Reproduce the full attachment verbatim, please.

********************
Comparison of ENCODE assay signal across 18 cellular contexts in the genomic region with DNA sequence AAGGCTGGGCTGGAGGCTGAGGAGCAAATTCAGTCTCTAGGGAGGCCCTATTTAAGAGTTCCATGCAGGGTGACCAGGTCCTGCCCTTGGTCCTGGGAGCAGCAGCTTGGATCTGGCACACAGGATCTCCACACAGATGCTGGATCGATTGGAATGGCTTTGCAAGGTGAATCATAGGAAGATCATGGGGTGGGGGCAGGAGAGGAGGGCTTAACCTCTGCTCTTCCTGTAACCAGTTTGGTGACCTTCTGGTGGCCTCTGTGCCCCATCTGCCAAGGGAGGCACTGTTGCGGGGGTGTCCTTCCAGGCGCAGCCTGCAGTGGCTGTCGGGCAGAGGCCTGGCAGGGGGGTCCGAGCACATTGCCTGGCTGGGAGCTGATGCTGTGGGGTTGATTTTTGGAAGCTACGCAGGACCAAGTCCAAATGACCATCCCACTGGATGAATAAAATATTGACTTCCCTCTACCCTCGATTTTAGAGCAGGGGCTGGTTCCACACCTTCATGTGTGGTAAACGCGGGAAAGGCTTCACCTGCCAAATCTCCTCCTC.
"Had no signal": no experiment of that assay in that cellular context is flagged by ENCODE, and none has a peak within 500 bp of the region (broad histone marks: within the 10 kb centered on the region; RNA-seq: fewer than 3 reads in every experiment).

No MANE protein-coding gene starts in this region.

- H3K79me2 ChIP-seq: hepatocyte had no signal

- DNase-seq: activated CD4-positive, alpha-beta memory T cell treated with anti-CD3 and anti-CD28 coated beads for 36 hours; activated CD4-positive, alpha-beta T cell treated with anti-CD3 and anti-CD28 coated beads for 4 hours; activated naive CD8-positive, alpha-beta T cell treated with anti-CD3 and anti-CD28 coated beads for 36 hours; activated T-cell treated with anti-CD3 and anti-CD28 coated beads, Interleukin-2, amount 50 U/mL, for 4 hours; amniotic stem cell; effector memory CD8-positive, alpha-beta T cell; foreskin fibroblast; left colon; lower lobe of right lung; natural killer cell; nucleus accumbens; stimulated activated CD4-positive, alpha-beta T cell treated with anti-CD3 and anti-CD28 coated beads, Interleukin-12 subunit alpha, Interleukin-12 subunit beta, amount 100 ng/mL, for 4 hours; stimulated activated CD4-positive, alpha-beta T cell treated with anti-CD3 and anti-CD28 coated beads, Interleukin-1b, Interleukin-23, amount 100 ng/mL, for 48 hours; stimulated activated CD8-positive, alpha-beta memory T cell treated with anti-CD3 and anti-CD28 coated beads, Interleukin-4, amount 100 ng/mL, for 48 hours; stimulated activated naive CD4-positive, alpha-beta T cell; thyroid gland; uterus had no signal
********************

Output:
Comparison of ENCODE assay signal across 18 cellular contexts in the genomic region with DNA sequence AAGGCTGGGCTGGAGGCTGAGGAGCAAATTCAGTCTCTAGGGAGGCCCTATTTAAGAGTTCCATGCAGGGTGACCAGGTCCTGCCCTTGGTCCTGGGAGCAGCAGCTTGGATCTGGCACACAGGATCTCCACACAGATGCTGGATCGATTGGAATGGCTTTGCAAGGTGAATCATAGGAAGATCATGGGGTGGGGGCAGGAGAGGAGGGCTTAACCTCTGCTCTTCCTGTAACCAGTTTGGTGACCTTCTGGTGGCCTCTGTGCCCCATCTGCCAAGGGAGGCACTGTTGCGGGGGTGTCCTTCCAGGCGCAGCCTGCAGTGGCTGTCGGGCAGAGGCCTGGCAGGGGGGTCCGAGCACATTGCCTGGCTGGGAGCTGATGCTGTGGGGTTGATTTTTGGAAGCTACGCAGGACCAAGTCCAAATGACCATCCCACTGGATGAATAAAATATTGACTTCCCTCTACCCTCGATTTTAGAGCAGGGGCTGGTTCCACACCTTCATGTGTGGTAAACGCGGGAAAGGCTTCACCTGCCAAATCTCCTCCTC.
"Had no signal": no experiment of that assay in that cellular context is flagged by ENCODE, and none has a peak within 500 bp of the region (broad histone marks: within the 10 kb centered on the region; RNA-seq: fewer than 3 reads in every experiment).

No MANE protein-coding gene starts in this region.

- H3K79me2 ChIP-seq: hepatocyte had no signal

- DNase-seq: activated CD4-positive, alpha-beta memory T cell treated with anti-CD3 and anti-CD28 coated beads for 36 hours; activated CD4-positive, alpha-beta T cell treated with anti-CD3 and anti-CD28 coated beads for 4 hours; activated naive CD8-positive, alpha-beta T cell treated with anti-CD3 and anti-CD28 coated beads for 36 hours; activated T-cell treated with anti-CD3 and anti-CD28 coated beads, Interleukin-2, amount 50 U/mL, for 4 hours; amniotic stem cell; effector memory CD8-positive, alpha-beta T cell; foreskin fibroblast; left colon; lower lobe of right lung; natural killer cell; nucleus accumbens; stimulated activated CD4-positive, alpha-beta T cell treated with anti-CD3 and anti-CD28 coated beads, Interleukin-12 subunit alpha, Interleukin-12 subunit beta, amount 100 ng/mL, for 4 hours; stimulated activated CD4-positive, alpha-beta T cell treated with anti-CD3 and anti-CD28 coated beads, Interleukin-1b, Interleukin-23, amount 100 ng/mL, for 48 hours; stimulated activated CD8-positive, alpha-beta memory T cell treated with anti-CD3 and anti-CD28 coated beads, Interleukin-4, amount 100 ng/mL, for 48 hours; stimulated activated naive CD4-positive, alpha-beta T cell; thyroid gland; uterus had no signal